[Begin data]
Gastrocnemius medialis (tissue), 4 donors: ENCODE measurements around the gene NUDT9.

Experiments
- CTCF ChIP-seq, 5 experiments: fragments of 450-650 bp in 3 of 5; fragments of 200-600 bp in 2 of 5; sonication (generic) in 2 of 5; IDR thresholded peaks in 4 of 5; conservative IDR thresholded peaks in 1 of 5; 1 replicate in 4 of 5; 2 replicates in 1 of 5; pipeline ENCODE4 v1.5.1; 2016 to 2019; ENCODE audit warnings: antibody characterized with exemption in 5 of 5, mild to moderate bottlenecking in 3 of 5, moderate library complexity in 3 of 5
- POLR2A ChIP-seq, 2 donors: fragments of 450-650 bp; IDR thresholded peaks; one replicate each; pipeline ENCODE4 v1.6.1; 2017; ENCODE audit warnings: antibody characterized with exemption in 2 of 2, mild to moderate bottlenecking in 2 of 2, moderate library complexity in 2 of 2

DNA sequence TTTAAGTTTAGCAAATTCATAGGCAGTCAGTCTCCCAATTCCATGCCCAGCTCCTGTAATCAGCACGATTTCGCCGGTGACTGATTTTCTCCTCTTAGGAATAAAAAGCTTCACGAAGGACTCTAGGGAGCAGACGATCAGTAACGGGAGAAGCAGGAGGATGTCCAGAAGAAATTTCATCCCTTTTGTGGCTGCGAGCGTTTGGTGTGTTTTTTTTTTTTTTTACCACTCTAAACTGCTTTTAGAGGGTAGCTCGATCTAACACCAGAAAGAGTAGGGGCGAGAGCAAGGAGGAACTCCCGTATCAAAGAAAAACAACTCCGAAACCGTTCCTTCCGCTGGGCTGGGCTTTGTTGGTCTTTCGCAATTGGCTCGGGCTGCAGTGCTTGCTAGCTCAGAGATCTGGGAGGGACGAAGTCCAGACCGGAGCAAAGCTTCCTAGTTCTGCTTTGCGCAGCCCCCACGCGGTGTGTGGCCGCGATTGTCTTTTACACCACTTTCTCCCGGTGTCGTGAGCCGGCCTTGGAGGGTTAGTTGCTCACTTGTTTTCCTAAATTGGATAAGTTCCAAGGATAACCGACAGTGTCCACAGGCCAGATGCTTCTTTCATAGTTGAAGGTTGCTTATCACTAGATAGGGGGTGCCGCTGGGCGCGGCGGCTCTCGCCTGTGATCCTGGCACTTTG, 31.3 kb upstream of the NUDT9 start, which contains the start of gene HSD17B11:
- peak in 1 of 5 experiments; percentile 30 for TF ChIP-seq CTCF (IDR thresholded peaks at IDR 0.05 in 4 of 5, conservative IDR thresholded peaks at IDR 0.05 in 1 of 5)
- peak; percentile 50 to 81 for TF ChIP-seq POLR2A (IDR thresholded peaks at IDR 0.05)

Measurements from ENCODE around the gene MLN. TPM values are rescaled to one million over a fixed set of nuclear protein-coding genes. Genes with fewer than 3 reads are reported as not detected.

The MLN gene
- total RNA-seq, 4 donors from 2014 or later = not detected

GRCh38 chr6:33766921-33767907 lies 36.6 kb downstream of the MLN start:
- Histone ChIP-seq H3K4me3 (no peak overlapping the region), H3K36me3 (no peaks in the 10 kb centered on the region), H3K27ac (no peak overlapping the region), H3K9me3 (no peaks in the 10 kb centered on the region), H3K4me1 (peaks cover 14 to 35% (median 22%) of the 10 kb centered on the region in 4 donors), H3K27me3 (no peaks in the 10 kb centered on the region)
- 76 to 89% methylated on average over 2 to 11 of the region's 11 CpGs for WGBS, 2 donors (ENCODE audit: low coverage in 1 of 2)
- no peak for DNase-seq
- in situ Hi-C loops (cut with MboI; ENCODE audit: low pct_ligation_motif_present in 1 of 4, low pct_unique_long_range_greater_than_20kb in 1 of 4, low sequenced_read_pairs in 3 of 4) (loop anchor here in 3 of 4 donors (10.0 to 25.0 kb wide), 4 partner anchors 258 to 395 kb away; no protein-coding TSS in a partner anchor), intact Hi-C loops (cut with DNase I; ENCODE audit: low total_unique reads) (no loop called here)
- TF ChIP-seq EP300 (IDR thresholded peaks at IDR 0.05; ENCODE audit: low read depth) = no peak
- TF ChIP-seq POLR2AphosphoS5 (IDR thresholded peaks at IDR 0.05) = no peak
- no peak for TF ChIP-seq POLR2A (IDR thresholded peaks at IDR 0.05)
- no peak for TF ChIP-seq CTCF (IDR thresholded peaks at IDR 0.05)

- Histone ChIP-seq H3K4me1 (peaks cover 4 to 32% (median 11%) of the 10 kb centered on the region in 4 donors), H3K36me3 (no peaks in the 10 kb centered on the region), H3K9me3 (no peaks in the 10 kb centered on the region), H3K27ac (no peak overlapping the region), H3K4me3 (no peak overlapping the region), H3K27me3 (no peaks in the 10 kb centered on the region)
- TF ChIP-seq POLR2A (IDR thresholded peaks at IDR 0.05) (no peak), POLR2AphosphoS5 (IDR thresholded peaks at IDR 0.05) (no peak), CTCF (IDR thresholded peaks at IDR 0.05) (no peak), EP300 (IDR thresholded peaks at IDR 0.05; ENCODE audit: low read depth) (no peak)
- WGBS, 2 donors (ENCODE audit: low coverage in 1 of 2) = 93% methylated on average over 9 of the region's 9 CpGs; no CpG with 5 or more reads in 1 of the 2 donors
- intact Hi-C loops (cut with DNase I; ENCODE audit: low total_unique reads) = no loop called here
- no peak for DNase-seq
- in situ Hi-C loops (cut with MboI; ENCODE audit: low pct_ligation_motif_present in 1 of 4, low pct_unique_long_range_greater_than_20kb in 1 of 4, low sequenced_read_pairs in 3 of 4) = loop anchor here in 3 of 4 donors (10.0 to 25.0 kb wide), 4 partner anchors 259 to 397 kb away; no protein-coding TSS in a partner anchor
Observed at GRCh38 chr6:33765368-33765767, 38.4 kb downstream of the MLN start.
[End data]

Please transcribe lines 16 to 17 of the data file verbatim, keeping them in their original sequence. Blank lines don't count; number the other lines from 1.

- TF ChIP-seq EP300 (IDR thresholded peaks at IDR 0.05; ENCODE audit: low read depth) = no peak
- TF ChIP-seq POLR2AphosphoS5 (IDR thresholded peaks at IDR 0.05) = no peak